Epiphany 7 (C)

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A sermon preached by Intern Pastor Bob Schaefer

Fir-Conway Lutheran Church

The Seventh Sunday after the Epiphany - February 18, 2001

Text: Luke 6.27-38


[Lk 6:27] “But I say to you that listen, Love your enemies, do good to those who hate you, [28] bless those who curse you, pray for those who abuse you. [29] If anyone strikes you on the cheek, offer the other also; and from anyone who takes away your coat do not withhold even your shirt. [30] Give to everyone who begs from you; and if anyone takes away your goods, do not ask for them again. [31] Do to others as you would have them do to you. [32] “If you love those who love you, what credit is that to you? For even sinners love those who love them. [33] If you do good to those who do good to you, what credit is that to you? For even sinners do the same. [34] If you lend to those from whom you hope to receive, what credit is that to you? Even sinners lend to sinners, to receive as much again. [35] But love your enemies, do good, and lend, expecting nothing in return. Your reward will be great, and you will be children of the Most High; for he is kind to the ungrateful and the wicked. [36] Be merciful, just as your Father is merciful. [37] “Do not judge, and you will not be judged; do not condemn, and you will not be condemned. Forgive, and you will be forgiven; [38] give, and it will be given to you. A good measure, pressed down, shaken together, running over, will be put into your lap; for the measure you give will be the measure you get back.”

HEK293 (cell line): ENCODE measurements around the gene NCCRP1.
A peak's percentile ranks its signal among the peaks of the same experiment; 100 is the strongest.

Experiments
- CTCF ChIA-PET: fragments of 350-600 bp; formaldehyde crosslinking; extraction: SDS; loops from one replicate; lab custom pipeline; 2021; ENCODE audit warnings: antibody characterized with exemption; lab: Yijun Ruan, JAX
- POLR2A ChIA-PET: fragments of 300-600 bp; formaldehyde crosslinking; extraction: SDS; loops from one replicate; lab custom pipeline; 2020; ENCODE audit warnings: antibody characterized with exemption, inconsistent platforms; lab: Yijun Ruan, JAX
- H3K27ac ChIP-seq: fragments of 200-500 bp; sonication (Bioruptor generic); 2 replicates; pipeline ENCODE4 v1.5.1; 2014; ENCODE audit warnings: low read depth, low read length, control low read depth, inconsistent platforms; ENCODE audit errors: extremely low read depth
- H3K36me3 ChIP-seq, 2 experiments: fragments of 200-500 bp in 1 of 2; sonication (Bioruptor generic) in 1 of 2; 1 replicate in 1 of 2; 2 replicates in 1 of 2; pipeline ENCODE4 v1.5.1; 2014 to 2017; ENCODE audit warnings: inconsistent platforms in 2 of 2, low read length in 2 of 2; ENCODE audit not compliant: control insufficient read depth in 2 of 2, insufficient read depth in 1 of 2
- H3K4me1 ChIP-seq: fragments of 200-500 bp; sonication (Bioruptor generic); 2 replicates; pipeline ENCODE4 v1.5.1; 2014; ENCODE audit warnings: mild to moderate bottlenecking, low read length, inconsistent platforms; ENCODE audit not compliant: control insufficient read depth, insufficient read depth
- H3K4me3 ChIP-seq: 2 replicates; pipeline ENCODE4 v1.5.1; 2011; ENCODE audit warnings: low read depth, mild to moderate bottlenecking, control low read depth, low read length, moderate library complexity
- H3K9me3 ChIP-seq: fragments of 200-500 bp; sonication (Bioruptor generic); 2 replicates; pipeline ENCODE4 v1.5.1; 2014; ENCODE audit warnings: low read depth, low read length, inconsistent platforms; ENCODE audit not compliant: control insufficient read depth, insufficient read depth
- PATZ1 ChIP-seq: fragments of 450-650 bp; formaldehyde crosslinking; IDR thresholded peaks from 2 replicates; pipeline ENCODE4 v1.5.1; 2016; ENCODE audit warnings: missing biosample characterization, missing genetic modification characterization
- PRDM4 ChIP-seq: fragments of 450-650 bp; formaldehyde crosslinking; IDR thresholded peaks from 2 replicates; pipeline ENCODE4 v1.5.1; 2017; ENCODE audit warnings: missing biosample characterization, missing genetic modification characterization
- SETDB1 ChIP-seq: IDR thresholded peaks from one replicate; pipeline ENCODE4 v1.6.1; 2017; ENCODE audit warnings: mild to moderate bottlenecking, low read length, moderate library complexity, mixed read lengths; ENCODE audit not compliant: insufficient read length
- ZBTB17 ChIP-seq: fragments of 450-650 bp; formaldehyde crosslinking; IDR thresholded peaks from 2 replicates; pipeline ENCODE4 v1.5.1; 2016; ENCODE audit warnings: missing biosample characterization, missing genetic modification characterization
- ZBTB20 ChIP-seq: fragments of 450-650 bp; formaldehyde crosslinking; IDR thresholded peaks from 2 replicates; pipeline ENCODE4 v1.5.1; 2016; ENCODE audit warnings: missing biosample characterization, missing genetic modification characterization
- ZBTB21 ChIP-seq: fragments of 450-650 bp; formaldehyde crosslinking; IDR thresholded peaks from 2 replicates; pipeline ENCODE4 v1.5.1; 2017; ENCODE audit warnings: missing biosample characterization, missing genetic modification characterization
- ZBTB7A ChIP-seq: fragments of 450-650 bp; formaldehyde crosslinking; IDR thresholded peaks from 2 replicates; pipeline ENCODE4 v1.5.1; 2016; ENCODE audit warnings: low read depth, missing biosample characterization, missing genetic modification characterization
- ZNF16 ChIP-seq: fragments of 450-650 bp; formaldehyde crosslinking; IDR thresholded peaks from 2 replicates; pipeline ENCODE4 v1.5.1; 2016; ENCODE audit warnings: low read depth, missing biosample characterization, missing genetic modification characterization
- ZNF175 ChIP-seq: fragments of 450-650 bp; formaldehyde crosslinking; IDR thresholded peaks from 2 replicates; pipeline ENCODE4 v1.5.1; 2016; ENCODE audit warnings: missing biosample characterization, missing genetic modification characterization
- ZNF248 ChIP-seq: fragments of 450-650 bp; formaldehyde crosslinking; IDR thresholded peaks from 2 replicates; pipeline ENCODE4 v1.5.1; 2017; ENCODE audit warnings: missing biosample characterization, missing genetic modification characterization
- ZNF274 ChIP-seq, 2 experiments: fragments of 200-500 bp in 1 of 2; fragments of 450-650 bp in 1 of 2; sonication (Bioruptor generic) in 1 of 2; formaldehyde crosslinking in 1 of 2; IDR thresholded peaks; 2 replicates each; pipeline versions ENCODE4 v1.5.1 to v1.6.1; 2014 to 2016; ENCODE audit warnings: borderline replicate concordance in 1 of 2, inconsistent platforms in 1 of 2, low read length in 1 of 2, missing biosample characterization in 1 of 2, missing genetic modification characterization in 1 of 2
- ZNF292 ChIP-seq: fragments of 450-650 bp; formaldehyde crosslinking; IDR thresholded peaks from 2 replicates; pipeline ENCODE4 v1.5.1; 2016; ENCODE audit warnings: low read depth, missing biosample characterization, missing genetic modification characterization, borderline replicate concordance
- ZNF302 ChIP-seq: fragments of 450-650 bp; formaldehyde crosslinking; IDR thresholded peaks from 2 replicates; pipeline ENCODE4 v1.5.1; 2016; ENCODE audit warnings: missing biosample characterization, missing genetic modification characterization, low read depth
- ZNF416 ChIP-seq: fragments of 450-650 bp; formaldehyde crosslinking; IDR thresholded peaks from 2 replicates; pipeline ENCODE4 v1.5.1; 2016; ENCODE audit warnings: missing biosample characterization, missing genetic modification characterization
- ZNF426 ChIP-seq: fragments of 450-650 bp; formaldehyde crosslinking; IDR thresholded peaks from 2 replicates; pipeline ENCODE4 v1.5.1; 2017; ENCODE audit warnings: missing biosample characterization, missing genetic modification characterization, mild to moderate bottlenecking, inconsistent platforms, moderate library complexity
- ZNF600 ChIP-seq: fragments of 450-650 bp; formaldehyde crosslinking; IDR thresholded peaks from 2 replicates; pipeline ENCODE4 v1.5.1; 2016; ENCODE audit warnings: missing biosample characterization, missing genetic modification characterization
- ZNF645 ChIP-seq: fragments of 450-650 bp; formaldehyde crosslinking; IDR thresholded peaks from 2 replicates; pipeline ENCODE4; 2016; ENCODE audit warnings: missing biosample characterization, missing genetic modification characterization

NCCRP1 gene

Beloved in Christ, grace and peace to you from God our Father and the Lord Jesus Christ. Amen.

The text for preaching this Sunday is the Gospel reading from Luke, especially verses 27-31: "[Jesus taught his disciples:] 'But I say to you that listen, Love your enemies, do good to those who hate you, bless those who curse you, pray for those who abuse you. If anyone strikes you on the cheek, offer the other also; and from anyone who takes away your coat do not withhold even your shirt. Give to everyone who begs from you; and if anyone takes away your goods, do not ask for them again. Do to others as you would have them do to you.'"

Jesus said many hard words during his three short years of ministry. It wasn't unusual to find his disciples scratching their heads and murmuring to themselves in puzzlement, trying to make sense of his teaching. Just as often, I imagine, they understood exactly what Jesus meant, but were so bothered by the implications of his sayings that they tried to find some other meaning, any other meaning except the difficult one. Our Gospel today is chock full of hard sayings of the second variety.